Tonight on TV: the genius of Omar Sy brings back to life a star you’ve never heard of

Every day, AlloCiné recommends a film to (re)watch on TV. Tonight: Omar Sy will move you in the role of a clown with an extraordinary destiny.

Don’t you know the incredible destiny of the Chocolat clown? So go to Arte this evening to discover this extraordinary artist embodied, in excellent popular entertainment, by the incredible Omar Sy.

Released in theaters in 2016, the feature film Chocolate therefore returns to the history, from the circus to the theater, from anonymity to glory, of the clown Chocolat, the first black artist on the French stage. The unique duo he formed with Footi met with immense popular success in Belle Epoque Paris before fame, easy money, gambling and discrimination wore down their friendship and Chocolat’s career.

Roschdy Zem accepted the project because he wanted to film 19th century Paris, tell the story of a strong friendship between two men and talk about the character of Chocolat who is an epicurean embracing life. The result is a moving feature film, with a successful historical reconstruction and a beautiful complicity between Omar Sy and James Thierrée (Charlie Chaplin’s grandson). A duo whose relationship reminds Omar of the one he had with Fred Testot.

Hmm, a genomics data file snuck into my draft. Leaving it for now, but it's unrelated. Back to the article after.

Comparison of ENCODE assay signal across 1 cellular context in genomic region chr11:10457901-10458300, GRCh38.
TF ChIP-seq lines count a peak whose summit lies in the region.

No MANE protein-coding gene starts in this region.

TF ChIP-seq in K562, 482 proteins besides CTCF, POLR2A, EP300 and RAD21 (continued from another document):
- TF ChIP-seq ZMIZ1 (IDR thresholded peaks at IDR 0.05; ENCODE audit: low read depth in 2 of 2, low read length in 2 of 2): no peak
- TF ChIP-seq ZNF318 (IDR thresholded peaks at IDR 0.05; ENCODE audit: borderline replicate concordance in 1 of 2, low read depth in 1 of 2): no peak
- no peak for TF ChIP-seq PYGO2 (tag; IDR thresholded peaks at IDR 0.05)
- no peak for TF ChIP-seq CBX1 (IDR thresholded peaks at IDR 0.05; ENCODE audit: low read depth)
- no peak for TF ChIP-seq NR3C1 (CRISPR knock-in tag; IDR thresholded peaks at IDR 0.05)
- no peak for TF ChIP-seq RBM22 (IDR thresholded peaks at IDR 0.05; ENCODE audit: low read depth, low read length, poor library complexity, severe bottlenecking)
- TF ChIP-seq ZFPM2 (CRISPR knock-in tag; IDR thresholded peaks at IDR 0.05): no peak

“A big child who needs lightness”

Omar Sy discovered the existence of Chocolat when he was filming the detective buddy movie On the Other Side of the Ring Road. The actor then documented himself on this man who was born a slave and became an artist, then read the book Negro clown chocolate by Gérard Noiriel. Six months later, he read the first version of Cyril Gely’s script and quickly agreed to step into the role of the character.

“Chocolat is a big child who needs lightness”declares Omar Sy about this character that he brilliantly embodies on screen. “Being born the son of a slave and having been one must be heavy to bear. Without being a slave, one does not always have the feeling of being free. So when it is factual as was the case for Chocolat, I asks how one can grow, flourish. He nevertheless succeeded. It is the sign of great strength. He found freedom in play, laughter, pleasure.”

Tonight on Arte at 8:50 p.m.

Chocolat, a totally forgotten artist…

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